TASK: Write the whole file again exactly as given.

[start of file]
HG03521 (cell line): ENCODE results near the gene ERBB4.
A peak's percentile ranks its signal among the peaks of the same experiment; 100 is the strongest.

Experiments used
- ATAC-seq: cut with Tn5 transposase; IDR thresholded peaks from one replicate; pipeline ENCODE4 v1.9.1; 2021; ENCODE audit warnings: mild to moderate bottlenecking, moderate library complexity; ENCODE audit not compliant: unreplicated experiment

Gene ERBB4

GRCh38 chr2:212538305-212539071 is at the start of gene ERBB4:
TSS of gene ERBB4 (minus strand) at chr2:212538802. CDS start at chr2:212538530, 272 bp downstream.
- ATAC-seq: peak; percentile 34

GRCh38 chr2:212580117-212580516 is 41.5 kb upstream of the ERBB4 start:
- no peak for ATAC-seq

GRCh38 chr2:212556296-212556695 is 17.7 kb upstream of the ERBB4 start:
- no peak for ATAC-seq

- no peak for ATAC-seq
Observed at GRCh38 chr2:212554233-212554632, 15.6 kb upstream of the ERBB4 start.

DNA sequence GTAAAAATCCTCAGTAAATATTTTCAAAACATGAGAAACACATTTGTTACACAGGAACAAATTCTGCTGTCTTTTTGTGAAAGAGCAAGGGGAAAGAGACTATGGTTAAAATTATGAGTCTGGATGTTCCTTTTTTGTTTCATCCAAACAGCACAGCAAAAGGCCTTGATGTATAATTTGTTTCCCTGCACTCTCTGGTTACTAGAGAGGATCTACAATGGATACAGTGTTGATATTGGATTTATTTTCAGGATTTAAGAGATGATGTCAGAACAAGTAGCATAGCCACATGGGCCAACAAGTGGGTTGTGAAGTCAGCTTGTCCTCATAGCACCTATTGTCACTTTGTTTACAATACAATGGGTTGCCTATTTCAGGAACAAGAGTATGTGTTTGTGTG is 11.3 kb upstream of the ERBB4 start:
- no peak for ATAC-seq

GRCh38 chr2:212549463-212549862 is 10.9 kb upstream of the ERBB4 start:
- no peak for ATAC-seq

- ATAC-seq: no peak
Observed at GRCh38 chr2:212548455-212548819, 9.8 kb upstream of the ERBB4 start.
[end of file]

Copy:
HG03521 (cell line): ENCODE results near the gene ERBB4.
A peak's percentile ranks its signal among the peaks of the same experiment; 100 is the strongest.

Experiments used
- ATAC-seq: cut with Tn5 transposase; IDR thresholded peaks from one replicate; pipeline ENCODE4 v1.9.1; 2021; ENCODE audit warnings: mild to moderate bottlenecking, moderate library complexity; ENCODE audit not compliant: unreplicated experiment

Gene ERBB4

GRCh38 chr2:212538305-212539071 is at the start of gene ERBB4:
TSS of gene ERBB4 (minus strand) at chr2:212538802. CDS start at chr2:212538530, 272 bp downstream.
- ATAC-seq: peak; percentile 34

GRCh38 chr2:212580117-212580516 is 41.5 kb upstream of the ERBB4 start:
- no peak for ATAC-seq

GRCh38 chr2:212556296-212556695 is 17.7 kb upstream of the ERBB4 start:
- no peak for ATAC-seq

- no peak for ATAC-seq
Observed at GRCh38 chr2:212554233-212554632, 15.6 kb upstream of the ERBB4 start.

DNA sequence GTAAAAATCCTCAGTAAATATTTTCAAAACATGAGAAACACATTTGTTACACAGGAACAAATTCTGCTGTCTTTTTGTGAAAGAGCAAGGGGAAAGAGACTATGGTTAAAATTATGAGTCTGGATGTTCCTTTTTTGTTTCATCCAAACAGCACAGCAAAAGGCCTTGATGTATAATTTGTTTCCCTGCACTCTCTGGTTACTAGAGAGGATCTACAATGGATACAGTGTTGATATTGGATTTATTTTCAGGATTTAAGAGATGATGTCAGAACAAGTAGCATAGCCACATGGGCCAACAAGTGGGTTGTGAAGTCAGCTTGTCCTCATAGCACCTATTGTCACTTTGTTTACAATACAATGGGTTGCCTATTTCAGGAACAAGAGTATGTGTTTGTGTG is 11.3 kb upstream of the ERBB4 start:
- no peak for ATAC-seq

GRCh38 chr2:212549463-212549862 is 10.9 kb upstream of the ERBB4 start:
- no peak for ATAC-seq

- ATAC-seq: no peak
Observed at GRCh38 chr2:212548455-212548819, 9.8 kb upstream of the ERBB4 start.